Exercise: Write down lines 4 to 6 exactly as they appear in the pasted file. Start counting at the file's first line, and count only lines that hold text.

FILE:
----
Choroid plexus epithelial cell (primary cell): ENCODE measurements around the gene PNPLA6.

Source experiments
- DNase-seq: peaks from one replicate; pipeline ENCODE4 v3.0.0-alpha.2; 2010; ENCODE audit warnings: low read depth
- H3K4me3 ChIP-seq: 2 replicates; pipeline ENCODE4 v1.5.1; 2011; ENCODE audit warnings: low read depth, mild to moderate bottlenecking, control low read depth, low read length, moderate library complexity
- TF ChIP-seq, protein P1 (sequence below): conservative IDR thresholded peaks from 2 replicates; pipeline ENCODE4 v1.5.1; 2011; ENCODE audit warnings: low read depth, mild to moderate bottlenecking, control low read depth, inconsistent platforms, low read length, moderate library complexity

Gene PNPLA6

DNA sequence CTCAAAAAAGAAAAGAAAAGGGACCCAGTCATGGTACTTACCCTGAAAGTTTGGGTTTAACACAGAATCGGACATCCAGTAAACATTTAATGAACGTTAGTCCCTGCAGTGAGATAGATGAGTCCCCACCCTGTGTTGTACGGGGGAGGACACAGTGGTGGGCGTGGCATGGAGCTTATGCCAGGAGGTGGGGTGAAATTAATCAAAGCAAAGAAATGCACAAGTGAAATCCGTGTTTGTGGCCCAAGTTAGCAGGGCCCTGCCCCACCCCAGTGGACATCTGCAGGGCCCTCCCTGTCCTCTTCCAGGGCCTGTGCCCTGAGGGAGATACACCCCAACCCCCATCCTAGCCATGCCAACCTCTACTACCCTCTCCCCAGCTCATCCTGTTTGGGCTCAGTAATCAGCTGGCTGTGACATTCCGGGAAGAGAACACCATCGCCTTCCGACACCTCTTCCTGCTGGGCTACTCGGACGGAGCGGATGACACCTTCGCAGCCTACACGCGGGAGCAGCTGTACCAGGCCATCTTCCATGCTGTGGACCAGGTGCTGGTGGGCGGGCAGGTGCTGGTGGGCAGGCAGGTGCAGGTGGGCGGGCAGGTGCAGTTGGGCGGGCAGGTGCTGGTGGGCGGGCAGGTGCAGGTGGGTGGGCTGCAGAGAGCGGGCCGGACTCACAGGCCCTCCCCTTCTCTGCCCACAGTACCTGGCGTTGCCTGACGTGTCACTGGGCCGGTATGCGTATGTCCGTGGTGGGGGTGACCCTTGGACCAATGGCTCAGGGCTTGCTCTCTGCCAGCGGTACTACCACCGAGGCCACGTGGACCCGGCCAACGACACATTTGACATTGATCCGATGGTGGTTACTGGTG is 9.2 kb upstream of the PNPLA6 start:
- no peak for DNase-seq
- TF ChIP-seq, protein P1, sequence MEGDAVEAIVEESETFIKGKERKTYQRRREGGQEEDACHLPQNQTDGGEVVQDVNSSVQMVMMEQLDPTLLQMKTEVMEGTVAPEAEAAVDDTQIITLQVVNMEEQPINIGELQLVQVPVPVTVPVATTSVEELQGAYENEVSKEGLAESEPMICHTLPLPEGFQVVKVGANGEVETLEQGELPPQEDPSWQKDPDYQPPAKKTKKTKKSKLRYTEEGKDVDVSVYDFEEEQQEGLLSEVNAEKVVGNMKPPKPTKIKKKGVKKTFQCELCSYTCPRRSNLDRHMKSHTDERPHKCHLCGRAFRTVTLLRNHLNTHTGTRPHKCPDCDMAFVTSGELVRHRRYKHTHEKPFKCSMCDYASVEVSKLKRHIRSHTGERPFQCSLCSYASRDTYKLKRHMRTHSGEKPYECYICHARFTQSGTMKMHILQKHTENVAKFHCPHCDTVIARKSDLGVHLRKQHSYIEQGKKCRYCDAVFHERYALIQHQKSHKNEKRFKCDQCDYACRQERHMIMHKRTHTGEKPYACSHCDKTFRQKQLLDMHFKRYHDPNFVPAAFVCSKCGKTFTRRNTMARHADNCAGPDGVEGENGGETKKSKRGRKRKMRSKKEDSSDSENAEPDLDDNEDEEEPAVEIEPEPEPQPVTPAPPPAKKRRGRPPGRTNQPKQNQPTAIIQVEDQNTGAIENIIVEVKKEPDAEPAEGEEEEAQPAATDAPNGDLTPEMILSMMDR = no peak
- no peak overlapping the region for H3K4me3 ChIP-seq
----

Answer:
- H3K4me3 ChIP-seq: 2 replicates; pipeline ENCODE4 v1.5.1; 2011; ENCODE audit warnings: low read depth, mild to moderate bottlenecking, control low read depth, low read length, moderate library complexity
- TF ChIP-seq, protein P1 (sequence below): conservative IDR thresholded peaks from 2 replicates; pipeline ENCODE4 v1.5.1; 2011; ENCODE audit warnings: low read depth, mild to moderate bottlenecking, control low read depth, inconsistent platforms, low read length, moderate library complexity

Gene PNPLA6